“Eloise is a little girl who lives in the Park Plaza Hotel in New York. She is not pretty but she is already a person. She is interested in people when they are not boring. If you take her home with you, you will always be glad you did it.” – Kay Thompson, Eloise (Simon and Schuster, 1955)
My lovely friend Eloise gave me this book to read recently while she was cooking another gourmet dinner for us in her apartment in Cambridge. The little book is absolutely charming and it took me back to the mid 1950s when I was this girl’s age. I read it while occasionally glancing out the 17th floor living room window in Eloise’s building, wondering what all the people down the roads were doing and thinking about.
Revisiting the 1950s, albeit through the eyes of a fictional girl in a near magical place, it was easy to envision similar voyages through time. Sometimes Eloise and I like to listen to music from the 1930s. Glenn Miller is a particular favorite, and the ancient black and white films of young couples dancing to songs like Moonlight Serenade, stars in their young eyes, always seem to bring tears to mine. And that got me thinking.
What if Mr. Miller’s incredible orchestra were to time travel to the present? And listen to some of the best music of our day. Maybe whisk them to a Beyoncé concert, or maybe Yo-Yo Ma. How about the Rolling Stones; yeah that’s it! Lady Gaga, or … oh who knows. What would Miller’s boys think about it, what would they say to each other, what would they tell this old journalist and storywriter about their experience?
What if I could take them to my favorite tavern afterwards and buy them all drinks so they could really let loose before playing, before their fellow customers of course. I try to imagine the conversation, Miller‘s band not quite understanding why they can’t smoke cigarettes indoors like they always used to back in the day. Marveling at the oddball outfits on some of the women, who often appear to me like ladies of the night with their skin tight revealing outfits and crazy quilt colored hair.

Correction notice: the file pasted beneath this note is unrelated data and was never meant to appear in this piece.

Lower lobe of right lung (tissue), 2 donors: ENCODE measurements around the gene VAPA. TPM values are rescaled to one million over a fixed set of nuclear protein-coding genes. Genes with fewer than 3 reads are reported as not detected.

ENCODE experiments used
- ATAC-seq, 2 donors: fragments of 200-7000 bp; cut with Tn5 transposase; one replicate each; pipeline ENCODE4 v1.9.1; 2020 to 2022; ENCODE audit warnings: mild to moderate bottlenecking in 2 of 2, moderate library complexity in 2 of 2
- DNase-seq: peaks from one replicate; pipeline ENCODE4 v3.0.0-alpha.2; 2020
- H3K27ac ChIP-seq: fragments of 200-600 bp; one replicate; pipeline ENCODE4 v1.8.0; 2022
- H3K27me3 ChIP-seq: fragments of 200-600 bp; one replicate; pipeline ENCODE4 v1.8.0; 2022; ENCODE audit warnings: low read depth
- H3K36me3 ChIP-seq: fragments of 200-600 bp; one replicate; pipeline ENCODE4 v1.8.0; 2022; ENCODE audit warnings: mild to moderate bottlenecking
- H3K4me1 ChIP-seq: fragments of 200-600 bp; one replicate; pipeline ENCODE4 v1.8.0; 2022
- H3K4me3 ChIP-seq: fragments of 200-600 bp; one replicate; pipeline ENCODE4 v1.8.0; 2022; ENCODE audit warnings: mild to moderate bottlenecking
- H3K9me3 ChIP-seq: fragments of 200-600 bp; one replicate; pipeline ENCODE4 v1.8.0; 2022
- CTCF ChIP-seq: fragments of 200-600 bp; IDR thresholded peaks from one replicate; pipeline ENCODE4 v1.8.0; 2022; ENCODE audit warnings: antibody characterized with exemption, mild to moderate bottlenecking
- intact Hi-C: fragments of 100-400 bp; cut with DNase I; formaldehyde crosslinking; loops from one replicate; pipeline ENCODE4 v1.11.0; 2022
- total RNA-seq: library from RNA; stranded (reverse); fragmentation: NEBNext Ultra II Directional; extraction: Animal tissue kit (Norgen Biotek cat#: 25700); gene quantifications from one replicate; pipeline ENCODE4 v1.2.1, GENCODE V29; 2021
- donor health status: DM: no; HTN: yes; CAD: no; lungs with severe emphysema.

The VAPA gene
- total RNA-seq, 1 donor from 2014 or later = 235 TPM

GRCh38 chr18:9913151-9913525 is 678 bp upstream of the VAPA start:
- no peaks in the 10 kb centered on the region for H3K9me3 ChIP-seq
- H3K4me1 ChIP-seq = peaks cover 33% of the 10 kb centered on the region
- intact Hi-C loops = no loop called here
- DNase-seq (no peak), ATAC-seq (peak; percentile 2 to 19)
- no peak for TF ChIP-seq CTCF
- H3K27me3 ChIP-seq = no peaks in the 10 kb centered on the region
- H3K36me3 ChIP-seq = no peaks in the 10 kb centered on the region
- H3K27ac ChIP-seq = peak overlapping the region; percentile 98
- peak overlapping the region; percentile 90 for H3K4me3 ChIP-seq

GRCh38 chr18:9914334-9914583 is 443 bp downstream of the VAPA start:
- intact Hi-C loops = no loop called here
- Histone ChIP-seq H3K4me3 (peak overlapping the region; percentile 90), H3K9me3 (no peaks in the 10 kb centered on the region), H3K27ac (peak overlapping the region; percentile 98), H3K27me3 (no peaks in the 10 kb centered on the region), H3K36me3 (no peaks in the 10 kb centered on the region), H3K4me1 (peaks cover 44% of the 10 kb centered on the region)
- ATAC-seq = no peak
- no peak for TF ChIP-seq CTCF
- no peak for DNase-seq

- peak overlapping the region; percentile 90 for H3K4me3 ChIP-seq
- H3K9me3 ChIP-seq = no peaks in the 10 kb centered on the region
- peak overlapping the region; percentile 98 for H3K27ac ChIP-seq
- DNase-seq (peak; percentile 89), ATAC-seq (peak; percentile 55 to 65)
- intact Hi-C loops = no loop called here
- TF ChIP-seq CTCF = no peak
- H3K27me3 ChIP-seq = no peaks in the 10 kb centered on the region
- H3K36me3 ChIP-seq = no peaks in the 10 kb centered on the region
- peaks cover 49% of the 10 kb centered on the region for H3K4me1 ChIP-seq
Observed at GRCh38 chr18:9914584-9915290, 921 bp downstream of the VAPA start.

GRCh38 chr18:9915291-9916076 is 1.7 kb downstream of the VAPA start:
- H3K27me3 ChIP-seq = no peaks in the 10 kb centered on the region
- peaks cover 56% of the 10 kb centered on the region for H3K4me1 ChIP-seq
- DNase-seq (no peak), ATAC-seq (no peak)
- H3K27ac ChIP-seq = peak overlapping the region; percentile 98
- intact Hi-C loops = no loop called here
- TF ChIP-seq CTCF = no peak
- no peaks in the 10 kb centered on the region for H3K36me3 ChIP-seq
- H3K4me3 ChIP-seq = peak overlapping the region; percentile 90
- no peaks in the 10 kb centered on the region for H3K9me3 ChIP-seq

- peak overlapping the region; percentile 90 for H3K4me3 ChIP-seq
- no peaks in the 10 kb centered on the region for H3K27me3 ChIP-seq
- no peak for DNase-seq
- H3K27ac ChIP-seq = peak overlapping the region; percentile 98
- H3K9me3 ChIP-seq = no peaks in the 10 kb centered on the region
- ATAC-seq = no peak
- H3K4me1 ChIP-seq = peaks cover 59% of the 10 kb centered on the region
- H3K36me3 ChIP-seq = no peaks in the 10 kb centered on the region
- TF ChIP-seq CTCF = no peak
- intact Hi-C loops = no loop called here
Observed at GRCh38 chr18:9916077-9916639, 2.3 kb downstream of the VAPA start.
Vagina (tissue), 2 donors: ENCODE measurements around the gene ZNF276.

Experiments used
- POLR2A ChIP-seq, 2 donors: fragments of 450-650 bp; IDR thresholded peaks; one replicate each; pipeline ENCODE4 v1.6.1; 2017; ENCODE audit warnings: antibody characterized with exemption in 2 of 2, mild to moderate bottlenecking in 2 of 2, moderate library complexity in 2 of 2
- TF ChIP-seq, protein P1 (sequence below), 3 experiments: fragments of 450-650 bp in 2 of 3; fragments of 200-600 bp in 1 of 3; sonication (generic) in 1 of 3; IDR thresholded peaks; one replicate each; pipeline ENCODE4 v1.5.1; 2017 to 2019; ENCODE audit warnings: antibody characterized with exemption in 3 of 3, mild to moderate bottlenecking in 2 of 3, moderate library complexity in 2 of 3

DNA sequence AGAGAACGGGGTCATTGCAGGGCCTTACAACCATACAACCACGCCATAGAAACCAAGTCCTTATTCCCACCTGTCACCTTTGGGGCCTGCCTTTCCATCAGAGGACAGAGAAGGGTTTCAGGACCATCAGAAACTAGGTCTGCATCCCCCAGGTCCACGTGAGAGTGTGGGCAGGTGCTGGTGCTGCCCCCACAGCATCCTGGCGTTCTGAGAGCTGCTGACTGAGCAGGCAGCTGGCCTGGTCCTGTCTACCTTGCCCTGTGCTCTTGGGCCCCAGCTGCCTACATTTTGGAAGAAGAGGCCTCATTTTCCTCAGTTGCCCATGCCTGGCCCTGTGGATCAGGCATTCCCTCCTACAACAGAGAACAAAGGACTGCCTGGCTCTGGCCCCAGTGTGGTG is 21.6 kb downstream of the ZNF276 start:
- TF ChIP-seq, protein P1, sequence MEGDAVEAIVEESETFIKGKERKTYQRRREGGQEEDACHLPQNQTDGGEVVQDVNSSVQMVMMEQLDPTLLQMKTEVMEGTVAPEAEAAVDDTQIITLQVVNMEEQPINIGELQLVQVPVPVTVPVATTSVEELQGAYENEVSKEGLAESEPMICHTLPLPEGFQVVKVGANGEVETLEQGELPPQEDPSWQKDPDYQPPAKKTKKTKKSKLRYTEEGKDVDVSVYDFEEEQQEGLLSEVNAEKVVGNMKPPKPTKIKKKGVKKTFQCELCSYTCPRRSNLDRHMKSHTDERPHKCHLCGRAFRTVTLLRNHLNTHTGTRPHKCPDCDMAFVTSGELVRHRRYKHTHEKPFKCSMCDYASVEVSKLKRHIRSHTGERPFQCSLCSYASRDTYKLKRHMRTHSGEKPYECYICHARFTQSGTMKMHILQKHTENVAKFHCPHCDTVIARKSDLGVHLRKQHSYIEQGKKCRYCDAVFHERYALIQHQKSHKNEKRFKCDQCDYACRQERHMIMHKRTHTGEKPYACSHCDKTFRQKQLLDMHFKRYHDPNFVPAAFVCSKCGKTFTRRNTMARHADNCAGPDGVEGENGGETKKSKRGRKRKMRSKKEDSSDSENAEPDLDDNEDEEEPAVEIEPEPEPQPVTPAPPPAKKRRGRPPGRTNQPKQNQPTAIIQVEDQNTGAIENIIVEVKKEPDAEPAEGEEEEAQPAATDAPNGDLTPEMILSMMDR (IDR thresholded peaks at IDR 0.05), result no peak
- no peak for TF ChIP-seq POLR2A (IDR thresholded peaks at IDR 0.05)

Flipping the coin over, how about we transport some of today’s millennials (forget about 20-somethings) back into a smoky club in the 1930s for a Billie Holiday (Lady Day) show. Whatcha think about them apples, youngsters! No one sings like she did today, absolutely no one. Order something to drink if you like and get ready for our next stop which may finish blowing you away.
Millennials in tow, we take a New York subway to another smoky club not far away. On the venue is the incomparable Duke Ellington orchestra. Our next stop is going to be with the one and only Cab Calloway, who I met in 1980 on a TV show we did in Cleveland. I’m trying to imagine the fun of introducing him to the kids and then to me, over 40 years before we met in “real life.“
By now my young travel mates are probably exhausted and ready to go back to the future. At this point I’m probably a little pooped myself, my mind spinning with the happiest of thoughts. Maybe this was an educational experience of a lifetime for everyone involved. Maybe it will get all of us to think outside the box a little bit more about history, culture, and the true joys of human contact floating on a bed of incredible music.
It’s difficult to think of an encore at this point but I have one idea. I’d like to grab Miller’s band again, and Callaways, and Ellington’s, and zip away with them on our magic carpet to Royal Albert Hall in London, the year 2005. Performing is the incredible mega act from the 1960’s, Cream. That’s right, Eric Clapton, Jack Bruce, and Ginger Baker still in their musical prime in their 60’s if not better than they ever were.
Yeah, could do the trick, but just thinking about it makes me sooo tired. I’m old now and I need a nap. But most assuredly it will be a very happy nap.